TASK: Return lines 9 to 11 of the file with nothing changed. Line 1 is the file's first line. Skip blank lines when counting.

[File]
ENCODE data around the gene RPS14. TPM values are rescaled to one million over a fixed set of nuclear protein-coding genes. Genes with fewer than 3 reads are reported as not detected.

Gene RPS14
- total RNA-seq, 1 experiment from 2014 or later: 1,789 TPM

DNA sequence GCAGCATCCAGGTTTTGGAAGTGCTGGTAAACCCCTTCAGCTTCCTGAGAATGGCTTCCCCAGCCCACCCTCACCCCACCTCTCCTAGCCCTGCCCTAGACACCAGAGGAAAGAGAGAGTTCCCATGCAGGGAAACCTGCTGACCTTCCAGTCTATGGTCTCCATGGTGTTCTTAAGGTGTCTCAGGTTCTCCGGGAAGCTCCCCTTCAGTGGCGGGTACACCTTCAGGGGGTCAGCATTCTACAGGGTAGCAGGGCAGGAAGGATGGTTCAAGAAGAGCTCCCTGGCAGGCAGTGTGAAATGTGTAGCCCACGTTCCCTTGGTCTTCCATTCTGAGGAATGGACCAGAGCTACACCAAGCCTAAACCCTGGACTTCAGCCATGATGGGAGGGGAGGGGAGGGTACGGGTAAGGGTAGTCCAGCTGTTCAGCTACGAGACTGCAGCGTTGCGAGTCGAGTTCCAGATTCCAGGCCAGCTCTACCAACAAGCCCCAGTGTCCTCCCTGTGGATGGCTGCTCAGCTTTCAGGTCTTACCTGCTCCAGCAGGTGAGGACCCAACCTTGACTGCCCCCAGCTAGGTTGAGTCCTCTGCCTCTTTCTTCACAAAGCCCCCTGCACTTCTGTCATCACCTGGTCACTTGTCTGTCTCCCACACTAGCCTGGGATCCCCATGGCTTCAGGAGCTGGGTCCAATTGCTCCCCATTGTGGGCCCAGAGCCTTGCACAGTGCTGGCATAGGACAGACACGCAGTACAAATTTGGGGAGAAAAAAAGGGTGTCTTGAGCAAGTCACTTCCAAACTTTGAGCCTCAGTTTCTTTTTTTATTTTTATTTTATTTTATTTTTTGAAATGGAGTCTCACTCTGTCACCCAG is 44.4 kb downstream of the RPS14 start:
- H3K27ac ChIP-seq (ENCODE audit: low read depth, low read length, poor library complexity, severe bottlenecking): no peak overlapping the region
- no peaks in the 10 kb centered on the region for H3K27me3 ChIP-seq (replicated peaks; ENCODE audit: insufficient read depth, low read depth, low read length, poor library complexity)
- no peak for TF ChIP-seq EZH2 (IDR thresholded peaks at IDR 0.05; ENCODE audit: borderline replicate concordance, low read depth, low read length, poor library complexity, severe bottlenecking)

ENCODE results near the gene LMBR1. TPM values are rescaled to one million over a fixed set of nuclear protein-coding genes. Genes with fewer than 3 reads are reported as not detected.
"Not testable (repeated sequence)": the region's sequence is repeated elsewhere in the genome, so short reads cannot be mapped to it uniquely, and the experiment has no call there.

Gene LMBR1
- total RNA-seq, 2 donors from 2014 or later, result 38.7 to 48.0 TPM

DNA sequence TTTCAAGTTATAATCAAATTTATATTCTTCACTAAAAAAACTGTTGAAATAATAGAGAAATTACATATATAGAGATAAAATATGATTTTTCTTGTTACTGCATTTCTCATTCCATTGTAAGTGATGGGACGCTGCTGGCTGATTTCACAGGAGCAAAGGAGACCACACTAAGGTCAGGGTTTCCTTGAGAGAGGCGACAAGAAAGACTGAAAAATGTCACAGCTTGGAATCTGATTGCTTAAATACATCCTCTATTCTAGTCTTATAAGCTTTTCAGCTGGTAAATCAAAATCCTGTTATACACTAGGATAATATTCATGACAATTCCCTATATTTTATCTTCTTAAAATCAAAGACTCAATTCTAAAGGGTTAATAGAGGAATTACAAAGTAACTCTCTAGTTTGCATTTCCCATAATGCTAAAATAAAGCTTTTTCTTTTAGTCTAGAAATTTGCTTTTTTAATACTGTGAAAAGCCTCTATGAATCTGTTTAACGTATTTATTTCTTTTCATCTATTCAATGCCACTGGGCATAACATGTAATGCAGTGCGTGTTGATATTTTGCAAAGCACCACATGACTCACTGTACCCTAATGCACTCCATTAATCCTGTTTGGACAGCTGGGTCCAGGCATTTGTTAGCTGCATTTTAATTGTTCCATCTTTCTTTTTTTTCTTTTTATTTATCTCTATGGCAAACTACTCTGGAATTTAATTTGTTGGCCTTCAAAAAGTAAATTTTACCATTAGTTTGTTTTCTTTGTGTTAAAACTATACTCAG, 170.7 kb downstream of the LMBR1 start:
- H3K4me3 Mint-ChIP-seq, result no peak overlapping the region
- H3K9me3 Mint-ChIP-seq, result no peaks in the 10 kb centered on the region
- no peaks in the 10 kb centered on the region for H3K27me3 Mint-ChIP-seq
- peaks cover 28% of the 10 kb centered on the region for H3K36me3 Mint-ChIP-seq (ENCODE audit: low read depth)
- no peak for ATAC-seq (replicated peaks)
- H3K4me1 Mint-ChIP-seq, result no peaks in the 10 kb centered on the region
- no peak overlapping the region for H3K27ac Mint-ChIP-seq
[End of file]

"Not testable (repeated sequence)": the region's sequence is repeated elsewhere in the genome, so short reads cannot be mapped to it uniquely, and the experiment has no call there.

Gene LMBR1
- total RNA-seq, 2 donors from 2014 or later, result 38.7 to 48.0 TPM